A thorough and often critical biography of the second most important figure in 20th-century psychology (the first of two Jung biographies due out this fall). Veteran biographer and intellectual historian McLynn (Robert Louis Stevenson, 1994, etc.) appropriately devotes a great deal of space to the final break in 1912 between Freud and his onetime protÇgÇ Jung. The author does an excellent job of delineating their intellectual differences: In contrast to psychology's founding father, Jung rejected the near-monocausality of sexuality for psychological disorders, downplayed the role of transference in treatment, and was highly sympathetic to religion's role in the search for meaning and psychic health. While praising his subject's ``astonishing fertility of ideas and . . . eclecticism of inspiration,'' McLynn demonstrates how disturbed many of his most important personal relationships were. The author concludes that, having had many affairs, Jung ``had destroyed both [his wife Emma's] life and that of Toni Wolff [his longest and most important mistress] as thoroughly as it was possible for a human to do by his habitual infidelities, his coldness, his ruthlessness and his rating of anima archetypes over flesh-and-blood women.'' On the most controversial aspect of the Swiss thinker's life, McLynn is restrained and fair-minded but pulls no punches in revealing how Jung was ``at best ambivalent and, at worst, openly supportive'' toward the Nazis in the 1930s. And if he was often intellectually insightful and culturally sophisticated, Jung was also prone to fatuous one-dimensional judgments of others. In addition, Jung's presentation of his ideas often was stylistically murky and sometimes even self-contradictory. While McLynn could have explained a few of Jung's more recondite ideas more fully, this very solid, well-paced biography will help readers understand both why Jung was so intensely admired and hated, and why, in terms of intellectual influence, he came to be so thoroughly overshadowed by his great nemesis, Freud. (For an even harsher view of Jung, see Richard Noll, The Aryan Christ, p. 935.)

Pub Date: Aug. 28, 1997

ISBN: 0-312-15491-7

Page Count: 640

Publisher: Dunne/St. Martin's

Review Posted Online: May 19, 2010

Kirkus Reviews Issue: June 15, 1997


If the authors are serious, this is a silly, distasteful book. If they are not, it’s a brilliant satire.

The authors have created a sort of anti-Book of Virtues in this encyclopedic compendium of the ways and means of power.

Everyone wants power and everyone is in a constant duplicitous game to gain more power at the expense of others, according to Greene, a screenwriter and former editor at Esquire (Elffers, a book packager, designed the volume, with its attractive marginalia). We live today as courtiers once did in royal courts: we must appear civil while attempting to crush all those around us. This power game can be played well or poorly, and in these 48 laws culled from the history and wisdom of the world’s greatest power players are the rules that must be followed to win. These laws boil down to being as ruthless, selfish, manipulative, and deceitful as possible. Each law, however, gets its own chapter: “Conceal Your Intentions,” “Always Say Less Than Necessary,” “Pose as a Friend, Work as a Spy,” and so on. Each chapter is conveniently broken down into sections on what happened to those who transgressed or observed the particular law, the key elements in this law, and ways to defensively reverse this law when it’s used against you. Quotations in the margins amplify the lesson being taught. While compelling in the way an auto accident might be, the book is simply nonsense. Rules often contradict each other. We are told, for instance, to “be conspicuous at all cost,” then told to “behave like others.” More seriously, Greene never really defines “power,” and he merely asserts, rather than offers evidence for, the Hobbesian world of all against all in which he insists we live. The world may be like this at times, but often it isn’t. To ask why this is so would be a far more useful project.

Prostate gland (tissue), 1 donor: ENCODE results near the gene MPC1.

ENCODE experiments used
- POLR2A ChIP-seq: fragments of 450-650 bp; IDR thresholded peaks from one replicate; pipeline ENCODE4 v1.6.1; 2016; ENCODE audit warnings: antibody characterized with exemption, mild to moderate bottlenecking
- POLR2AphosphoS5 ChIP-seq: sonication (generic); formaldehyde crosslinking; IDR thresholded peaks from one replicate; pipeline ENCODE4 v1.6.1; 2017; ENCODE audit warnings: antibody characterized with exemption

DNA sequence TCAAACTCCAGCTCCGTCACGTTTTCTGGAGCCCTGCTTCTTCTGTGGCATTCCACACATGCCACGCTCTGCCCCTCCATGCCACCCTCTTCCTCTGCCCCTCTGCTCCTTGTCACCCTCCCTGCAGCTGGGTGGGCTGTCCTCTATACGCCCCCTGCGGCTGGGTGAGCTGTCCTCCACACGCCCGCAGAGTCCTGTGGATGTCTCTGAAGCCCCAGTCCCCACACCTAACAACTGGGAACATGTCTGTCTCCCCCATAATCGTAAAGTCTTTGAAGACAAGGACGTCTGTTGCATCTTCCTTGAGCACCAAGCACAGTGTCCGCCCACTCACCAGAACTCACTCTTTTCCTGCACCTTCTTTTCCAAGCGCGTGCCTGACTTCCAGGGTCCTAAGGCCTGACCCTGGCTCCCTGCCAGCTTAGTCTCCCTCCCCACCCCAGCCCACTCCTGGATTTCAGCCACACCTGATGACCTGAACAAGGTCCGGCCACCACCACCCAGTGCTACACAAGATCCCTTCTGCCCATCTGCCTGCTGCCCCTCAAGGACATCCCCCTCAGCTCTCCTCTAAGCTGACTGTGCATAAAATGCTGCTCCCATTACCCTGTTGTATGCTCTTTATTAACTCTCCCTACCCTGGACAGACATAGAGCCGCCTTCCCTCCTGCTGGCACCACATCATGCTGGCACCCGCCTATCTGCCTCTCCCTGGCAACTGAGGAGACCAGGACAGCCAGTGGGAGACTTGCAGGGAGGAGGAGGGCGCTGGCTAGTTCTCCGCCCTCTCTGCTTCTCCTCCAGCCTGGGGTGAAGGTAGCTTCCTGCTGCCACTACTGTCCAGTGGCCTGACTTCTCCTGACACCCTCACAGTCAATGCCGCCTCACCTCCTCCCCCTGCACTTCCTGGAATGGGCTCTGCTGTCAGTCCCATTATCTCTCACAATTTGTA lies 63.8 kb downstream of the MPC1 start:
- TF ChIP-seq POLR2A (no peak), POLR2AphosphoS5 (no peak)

If the authors are serious, this is a silly, distasteful book. If they are not, it’s a brilliant satire.

Pub Date: Sept. 1, 1998

ISBN: 0-670-88146-5

Page Count: 430

Publisher: Viking

Review Posted Online: May 19, 2010

Kirkus Reviews Issue: July 15, 1998


The author's youthfulness helps to assure the inevitable comparison with the Anne Frank diary although over and above the...

Elie Wiesel spent his early years in a small Transylvanian town as one of four children. 

He was the only one of the family to survive what Francois Maurois, in his introduction, calls the "human holocaust" of the persecution of the Jews, which began with the restrictions, the singularization of the yellow star, the enclosure within the ghetto, and went on to the mass deportations to the ovens of Auschwitz and Buchenwald. There are unforgettable and horrifying scenes here in this spare and sombre memoir of this experience of the hanging of a child, of his first farewell with his father who leaves him an inheritance of a knife and a spoon, and of his last goodbye at Buchenwald his father's corpse is already cold let alone the long months of survival under unconscionable conditions. 

The author's youthfulness helps to assure the inevitable comparison with the Anne Frank diary although over and above the sphere of suffering shared, and in this case extended to the death march itself, there is no spiritual or emotional legacy here to offset any reader reluctance.

Pub Date: Jan. 16, 2006

ISBN: 0374500010

Page Count: 120

Publisher: Hill & Wang

Review Posted Online: Oct. 7, 2011

Kirkus Reviews Issue: Jan. 15, 2006